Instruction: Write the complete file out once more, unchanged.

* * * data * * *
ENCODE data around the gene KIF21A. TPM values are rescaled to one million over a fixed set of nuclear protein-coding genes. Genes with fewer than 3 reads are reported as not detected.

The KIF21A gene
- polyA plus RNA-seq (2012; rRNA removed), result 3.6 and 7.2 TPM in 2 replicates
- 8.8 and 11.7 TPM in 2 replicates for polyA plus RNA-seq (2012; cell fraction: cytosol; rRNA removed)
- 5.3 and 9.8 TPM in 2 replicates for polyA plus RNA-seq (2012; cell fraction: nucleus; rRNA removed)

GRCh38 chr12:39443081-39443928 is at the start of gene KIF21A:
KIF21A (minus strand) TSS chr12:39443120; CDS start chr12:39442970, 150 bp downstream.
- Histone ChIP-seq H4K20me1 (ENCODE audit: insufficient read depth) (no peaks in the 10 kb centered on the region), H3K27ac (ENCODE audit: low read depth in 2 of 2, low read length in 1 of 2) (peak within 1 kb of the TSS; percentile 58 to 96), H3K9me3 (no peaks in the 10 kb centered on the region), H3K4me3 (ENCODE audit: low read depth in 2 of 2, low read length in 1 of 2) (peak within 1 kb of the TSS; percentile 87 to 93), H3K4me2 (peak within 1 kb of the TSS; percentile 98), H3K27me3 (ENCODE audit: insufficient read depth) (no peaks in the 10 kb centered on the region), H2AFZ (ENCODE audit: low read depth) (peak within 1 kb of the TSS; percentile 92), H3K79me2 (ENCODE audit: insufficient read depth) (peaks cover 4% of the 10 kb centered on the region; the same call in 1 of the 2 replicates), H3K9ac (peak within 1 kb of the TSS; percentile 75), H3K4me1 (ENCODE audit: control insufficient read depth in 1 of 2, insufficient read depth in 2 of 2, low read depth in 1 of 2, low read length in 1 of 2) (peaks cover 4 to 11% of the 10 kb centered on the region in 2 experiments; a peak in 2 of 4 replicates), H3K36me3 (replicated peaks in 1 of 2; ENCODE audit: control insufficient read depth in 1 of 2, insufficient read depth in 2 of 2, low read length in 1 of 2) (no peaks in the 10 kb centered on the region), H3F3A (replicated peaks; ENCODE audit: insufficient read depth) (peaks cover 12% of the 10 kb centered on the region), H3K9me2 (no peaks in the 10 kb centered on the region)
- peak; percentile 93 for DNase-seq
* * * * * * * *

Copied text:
ENCODE data around the gene KIF21A. TPM values are rescaled to one million over a fixed set of nuclear protein-coding genes. Genes with fewer than 3 reads are reported as not detected.

The KIF21A gene
- polyA plus RNA-seq (2012; rRNA removed), result 3.6 and 7.2 TPM in 2 replicates
- 8.8 and 11.7 TPM in 2 replicates for polyA plus RNA-seq (2012; cell fraction: cytosol; rRNA removed)
- 5.3 and 9.8 TPM in 2 replicates for polyA plus RNA-seq (2012; cell fraction: nucleus; rRNA removed)

GRCh38 chr12:39443081-39443928 is at the start of gene KIF21A:
KIF21A (minus strand) TSS chr12:39443120; CDS start chr12:39442970, 150 bp downstream.
- Histone ChIP-seq H4K20me1 (ENCODE audit: insufficient read depth) (no peaks in the 10 kb centered on the region), H3K27ac (ENCODE audit: low read depth in 2 of 2, low read length in 1 of 2) (peak within 1 kb of the TSS; percentile 58 to 96), H3K9me3 (no peaks in the 10 kb centered on the region), H3K4me3 (ENCODE audit: low read depth in 2 of 2, low read length in 1 of 2) (peak within 1 kb of the TSS; percentile 87 to 93), H3K4me2 (peak within 1 kb of the TSS; percentile 98), H3K27me3 (ENCODE audit: insufficient read depth) (no peaks in the 10 kb centered on the region), H2AFZ (ENCODE audit: low read depth) (peak within 1 kb of the TSS; percentile 92), H3K79me2 (ENCODE audit: insufficient read depth) (peaks cover 4% of the 10 kb centered on the region; the same call in 1 of the 2 replicates), H3K9ac (peak within 1 kb of the TSS; percentile 75), H3K4me1 (ENCODE audit: control insufficient read depth in 1 of 2, insufficient read depth in 2 of 2, low read depth in 1 of 2, low read length in 1 of 2) (peaks cover 4 to 11% of the 10 kb centered on the region in 2 experiments; a peak in 2 of 4 replicates), H3K36me3 (replicated peaks in 1 of 2; ENCODE audit: control insufficient read depth in 1 of 2, insufficient read depth in 2 of 2, low read length in 1 of 2) (no peaks in the 10 kb centered on the region), H3F3A (replicated peaks; ENCODE audit: insufficient read depth) (peaks cover 12% of the 10 kb centered on the region), H3K9me2 (no peaks in the 10 kb centered on the region)
- peak; percentile 93 for DNase-seq